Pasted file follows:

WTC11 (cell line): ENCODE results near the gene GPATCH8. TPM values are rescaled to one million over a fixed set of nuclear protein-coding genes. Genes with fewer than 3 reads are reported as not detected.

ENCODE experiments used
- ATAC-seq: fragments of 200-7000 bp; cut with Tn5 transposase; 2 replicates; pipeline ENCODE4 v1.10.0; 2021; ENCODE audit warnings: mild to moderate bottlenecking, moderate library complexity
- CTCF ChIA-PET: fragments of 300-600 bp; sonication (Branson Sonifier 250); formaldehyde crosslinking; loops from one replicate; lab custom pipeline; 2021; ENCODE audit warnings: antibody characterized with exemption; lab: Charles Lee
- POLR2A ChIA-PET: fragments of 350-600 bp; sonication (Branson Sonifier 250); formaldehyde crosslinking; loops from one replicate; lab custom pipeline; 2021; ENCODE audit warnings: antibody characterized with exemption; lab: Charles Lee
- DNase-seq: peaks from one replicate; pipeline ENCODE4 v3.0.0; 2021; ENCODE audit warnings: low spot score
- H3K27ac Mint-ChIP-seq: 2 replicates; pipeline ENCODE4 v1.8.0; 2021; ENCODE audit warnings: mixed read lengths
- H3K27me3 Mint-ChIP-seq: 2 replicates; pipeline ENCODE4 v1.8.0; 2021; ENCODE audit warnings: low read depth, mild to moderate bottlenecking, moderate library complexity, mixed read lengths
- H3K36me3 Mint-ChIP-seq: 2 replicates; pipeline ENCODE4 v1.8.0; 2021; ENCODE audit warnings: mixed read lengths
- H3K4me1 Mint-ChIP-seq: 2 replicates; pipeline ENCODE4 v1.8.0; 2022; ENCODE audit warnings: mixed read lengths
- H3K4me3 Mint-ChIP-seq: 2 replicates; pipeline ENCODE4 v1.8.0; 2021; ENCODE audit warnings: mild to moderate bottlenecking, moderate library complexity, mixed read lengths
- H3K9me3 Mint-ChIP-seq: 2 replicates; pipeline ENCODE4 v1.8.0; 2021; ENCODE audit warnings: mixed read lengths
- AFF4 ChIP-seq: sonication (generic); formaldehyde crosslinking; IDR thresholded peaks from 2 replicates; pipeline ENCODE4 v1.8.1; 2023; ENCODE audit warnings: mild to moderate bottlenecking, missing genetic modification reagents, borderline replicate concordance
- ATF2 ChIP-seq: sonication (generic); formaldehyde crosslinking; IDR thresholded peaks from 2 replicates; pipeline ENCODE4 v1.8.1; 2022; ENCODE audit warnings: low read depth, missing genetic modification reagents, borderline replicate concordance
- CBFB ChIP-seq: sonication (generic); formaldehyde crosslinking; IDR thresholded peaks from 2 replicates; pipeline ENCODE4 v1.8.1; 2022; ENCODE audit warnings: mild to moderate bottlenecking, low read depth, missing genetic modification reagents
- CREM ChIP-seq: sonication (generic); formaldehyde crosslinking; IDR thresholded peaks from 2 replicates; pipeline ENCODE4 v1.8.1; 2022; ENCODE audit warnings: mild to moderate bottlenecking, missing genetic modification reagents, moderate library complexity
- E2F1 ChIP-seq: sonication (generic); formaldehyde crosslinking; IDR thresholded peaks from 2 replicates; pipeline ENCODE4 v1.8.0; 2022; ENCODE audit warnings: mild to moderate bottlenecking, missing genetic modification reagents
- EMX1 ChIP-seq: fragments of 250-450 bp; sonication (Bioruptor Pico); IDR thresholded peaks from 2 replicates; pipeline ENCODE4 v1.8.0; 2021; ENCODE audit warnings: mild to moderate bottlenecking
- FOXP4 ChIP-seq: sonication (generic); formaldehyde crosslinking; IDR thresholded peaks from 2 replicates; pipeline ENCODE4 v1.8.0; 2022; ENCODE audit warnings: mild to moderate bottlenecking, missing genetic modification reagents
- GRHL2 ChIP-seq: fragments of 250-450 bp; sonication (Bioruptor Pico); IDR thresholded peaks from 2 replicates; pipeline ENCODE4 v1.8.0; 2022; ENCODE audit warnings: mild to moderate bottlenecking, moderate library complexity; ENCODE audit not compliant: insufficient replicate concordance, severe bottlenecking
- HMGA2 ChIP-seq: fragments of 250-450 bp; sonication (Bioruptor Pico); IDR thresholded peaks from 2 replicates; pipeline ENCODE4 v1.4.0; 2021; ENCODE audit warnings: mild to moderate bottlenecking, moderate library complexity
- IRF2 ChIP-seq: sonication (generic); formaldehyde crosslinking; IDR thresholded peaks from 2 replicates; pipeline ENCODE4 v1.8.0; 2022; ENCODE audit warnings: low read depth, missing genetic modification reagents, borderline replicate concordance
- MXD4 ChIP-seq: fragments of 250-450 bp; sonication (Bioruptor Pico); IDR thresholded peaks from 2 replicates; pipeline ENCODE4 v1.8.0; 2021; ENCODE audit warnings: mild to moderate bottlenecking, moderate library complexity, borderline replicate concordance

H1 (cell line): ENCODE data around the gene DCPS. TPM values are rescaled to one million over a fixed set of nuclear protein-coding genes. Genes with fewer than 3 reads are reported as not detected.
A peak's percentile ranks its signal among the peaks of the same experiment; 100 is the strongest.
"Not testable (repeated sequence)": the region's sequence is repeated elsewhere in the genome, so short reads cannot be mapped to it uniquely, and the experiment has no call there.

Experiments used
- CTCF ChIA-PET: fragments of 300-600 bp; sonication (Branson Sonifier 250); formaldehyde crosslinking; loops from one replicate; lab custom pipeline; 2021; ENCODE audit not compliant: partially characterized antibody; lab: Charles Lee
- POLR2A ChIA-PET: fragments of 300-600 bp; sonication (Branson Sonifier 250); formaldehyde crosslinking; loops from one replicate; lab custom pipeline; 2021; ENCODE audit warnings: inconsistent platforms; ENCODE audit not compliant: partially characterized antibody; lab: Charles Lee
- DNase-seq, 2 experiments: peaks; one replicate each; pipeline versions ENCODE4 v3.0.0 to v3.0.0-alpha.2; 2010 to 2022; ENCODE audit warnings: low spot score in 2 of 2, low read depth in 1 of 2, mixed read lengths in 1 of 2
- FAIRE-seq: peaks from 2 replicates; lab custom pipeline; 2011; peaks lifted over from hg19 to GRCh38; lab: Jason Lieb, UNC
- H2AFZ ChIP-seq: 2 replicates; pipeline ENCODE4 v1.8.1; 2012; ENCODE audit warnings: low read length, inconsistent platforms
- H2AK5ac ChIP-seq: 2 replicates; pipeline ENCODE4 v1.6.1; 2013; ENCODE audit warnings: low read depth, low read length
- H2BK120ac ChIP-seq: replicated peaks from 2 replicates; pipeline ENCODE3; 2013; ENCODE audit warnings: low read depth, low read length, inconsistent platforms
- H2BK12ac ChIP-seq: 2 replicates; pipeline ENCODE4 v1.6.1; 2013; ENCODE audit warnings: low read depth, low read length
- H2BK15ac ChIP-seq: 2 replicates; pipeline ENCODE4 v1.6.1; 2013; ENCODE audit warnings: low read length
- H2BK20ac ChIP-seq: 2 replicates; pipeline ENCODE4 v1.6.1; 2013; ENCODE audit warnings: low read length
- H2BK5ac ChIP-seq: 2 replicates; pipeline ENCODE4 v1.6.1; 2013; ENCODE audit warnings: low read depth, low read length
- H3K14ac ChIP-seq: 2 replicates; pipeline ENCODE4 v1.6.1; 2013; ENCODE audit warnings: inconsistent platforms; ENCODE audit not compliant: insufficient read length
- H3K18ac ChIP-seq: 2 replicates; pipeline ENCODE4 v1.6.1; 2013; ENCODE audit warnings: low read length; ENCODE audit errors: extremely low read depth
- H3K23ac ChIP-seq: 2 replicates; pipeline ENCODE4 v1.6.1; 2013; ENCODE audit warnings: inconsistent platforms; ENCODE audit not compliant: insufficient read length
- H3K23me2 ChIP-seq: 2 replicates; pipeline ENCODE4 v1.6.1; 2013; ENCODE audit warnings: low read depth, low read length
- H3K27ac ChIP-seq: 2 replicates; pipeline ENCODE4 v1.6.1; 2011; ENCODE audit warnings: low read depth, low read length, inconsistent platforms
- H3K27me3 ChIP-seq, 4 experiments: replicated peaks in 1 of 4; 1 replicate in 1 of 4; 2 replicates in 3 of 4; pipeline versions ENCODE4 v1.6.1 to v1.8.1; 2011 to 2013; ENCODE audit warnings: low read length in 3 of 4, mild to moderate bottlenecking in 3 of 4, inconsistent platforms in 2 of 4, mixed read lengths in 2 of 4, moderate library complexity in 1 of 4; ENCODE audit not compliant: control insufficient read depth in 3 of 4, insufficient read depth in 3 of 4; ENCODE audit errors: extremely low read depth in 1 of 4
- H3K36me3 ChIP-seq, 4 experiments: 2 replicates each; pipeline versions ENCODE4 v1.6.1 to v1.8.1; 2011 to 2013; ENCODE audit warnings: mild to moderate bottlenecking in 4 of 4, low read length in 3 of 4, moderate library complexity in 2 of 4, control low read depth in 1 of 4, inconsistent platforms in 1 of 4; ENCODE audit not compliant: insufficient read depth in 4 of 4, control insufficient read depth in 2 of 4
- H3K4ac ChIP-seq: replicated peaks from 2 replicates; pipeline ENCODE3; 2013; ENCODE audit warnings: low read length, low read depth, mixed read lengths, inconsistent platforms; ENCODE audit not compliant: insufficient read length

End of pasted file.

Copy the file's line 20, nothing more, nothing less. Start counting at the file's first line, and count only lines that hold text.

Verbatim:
- GRHL2 ChIP-seq: fragments of 250-450 bp; sonication (Bioruptor Pico); IDR thresholded peaks from 2 replicates; pipeline ENCODE4 v1.8.0; 2022; ENCODE audit warnings: mild to moderate bottlenecking, moderate library complexity; ENCODE audit not compliant: insufficient replicate concordance, severe bottlenecking